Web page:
Pilot Limnological Studies on Church Farm Pond, a Small Man-Made Pond in Ashford, CT

Monika Kalinowska


Limnological studies can give insight into the physical, chemical and ecological conditions in a body of water. The study of lakes is interesting to biologists, but also important to the general public as it helps to ensure safe and pleasant recreational use. Church Farm Pond is a 1.2 hectare, man-made pond located in Ashford, CT. Despite being formed in 1906 and acquired by the Eastern Connecticut State University Foundation in 2009, little remains known about it. The purpose of this study was to acquire baseline information on its chemistry, physical properties, and zooplankton community over a series of several months. Cladocerans and cyclopoid copepods were the most common zooplankton groups found, with cladocerans predominating regardless of date.  Low visibility depth suggests a hyper-eutrophic pond, while chlorophyll analysis suggests a eutrophic pond. However, this was determined to be due to high levels of decaying plant matter suspended in the pond. Consistently undetectable levels of soluble nitrates and phosphates, paired with minimal phytoplankton sightings point towards an oligotrophic body. The pond’s water likely does not come from a groundwater source, indicated by low conductivity, hardness, and alkalinity levels when compared to property well water. Future studies are suggested to focus on year-round data collections, zooplankton quantification and identification, and total phosphate and nitrate levels.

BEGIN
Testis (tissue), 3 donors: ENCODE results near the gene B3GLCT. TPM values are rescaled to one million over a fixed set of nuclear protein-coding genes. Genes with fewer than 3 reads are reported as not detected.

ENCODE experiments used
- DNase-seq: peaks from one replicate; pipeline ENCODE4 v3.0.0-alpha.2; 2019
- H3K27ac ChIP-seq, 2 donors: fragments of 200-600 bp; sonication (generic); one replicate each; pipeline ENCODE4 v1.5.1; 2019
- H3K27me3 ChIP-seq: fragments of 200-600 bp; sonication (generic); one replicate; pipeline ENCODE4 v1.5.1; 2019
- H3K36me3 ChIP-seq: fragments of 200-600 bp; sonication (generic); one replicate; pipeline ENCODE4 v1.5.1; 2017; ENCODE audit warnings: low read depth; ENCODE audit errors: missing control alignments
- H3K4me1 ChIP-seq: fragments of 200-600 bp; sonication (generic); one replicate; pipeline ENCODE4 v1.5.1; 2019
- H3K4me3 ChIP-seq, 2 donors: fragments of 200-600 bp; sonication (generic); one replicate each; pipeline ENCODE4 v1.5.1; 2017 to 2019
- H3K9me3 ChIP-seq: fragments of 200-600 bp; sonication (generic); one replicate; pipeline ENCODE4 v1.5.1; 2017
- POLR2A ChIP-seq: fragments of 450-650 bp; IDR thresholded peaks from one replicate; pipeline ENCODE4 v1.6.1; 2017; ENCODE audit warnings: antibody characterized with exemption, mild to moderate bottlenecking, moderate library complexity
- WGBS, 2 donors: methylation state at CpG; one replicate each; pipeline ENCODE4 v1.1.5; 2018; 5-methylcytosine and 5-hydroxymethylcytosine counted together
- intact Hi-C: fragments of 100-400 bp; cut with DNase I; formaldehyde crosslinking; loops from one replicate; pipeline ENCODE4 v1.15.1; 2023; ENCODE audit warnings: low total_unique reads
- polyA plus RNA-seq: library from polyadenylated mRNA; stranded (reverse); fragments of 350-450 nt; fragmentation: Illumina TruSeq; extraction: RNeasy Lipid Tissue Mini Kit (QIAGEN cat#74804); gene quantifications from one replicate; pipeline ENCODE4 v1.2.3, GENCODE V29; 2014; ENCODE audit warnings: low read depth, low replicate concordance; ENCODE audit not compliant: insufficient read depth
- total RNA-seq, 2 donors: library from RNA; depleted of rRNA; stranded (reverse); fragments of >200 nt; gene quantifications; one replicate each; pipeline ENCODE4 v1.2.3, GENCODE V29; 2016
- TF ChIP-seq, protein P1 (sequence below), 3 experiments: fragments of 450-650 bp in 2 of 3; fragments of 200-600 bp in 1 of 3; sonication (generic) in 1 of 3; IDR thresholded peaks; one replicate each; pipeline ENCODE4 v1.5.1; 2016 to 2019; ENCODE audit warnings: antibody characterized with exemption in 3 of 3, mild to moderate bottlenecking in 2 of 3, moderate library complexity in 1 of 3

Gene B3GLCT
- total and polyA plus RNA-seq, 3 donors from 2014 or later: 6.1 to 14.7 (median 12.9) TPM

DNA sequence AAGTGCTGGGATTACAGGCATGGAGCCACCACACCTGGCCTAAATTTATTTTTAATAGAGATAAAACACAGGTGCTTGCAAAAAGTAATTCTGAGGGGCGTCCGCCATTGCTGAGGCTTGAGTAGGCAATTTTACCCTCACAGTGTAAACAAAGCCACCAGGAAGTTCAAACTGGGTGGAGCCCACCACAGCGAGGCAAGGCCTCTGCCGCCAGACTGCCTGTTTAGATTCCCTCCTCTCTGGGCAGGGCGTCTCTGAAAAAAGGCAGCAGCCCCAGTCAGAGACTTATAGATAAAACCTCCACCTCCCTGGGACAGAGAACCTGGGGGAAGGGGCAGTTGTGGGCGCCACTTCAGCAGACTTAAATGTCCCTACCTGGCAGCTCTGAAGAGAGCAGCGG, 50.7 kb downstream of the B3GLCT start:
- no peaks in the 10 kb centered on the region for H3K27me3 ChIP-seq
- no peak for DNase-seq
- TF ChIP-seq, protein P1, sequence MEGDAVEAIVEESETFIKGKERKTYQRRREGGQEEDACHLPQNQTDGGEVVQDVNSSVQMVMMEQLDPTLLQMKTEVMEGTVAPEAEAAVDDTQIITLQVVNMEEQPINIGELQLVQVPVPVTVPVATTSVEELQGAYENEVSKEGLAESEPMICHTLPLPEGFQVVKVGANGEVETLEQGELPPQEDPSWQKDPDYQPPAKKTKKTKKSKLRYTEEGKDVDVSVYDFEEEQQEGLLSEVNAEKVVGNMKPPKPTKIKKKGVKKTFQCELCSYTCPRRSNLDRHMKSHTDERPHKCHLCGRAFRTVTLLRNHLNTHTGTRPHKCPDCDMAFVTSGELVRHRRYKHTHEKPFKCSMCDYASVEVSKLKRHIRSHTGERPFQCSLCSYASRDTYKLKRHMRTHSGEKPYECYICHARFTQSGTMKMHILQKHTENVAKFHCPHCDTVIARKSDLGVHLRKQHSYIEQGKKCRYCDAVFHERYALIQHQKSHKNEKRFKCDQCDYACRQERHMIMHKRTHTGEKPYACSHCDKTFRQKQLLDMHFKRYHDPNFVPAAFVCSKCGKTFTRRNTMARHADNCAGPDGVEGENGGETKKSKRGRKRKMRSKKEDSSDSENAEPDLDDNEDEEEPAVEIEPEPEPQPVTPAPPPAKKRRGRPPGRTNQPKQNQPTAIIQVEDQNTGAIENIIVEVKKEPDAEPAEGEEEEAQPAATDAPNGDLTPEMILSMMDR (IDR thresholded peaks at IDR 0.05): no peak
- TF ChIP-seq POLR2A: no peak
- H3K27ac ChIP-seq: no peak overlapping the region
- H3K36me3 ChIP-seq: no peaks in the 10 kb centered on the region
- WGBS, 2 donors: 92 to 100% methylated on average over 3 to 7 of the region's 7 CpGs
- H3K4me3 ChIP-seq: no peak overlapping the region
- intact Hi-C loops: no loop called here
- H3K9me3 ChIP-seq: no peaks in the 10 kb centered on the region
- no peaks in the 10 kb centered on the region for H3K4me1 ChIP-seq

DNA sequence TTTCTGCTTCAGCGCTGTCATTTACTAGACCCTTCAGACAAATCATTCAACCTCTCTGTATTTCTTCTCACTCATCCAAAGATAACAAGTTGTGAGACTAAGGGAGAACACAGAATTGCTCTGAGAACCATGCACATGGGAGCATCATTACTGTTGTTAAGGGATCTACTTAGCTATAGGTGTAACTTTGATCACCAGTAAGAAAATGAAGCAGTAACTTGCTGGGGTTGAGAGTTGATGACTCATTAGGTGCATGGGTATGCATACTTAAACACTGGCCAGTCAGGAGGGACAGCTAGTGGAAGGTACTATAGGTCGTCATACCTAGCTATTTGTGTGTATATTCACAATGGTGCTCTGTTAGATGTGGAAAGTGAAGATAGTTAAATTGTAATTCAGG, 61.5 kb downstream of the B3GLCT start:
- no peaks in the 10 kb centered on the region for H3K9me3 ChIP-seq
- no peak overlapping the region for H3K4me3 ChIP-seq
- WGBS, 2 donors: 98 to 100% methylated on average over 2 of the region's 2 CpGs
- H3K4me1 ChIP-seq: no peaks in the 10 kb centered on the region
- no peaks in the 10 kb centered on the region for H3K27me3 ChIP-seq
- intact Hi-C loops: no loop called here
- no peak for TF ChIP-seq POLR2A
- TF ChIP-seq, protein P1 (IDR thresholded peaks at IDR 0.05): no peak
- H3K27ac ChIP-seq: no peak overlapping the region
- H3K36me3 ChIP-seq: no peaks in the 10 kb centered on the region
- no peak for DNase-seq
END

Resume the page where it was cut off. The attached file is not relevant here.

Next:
Limnology; Zooplankton; Plankton; Phytoplankton; Aquatic Biology; Physical Chemistry; Pollution; Pilot Study; Pond

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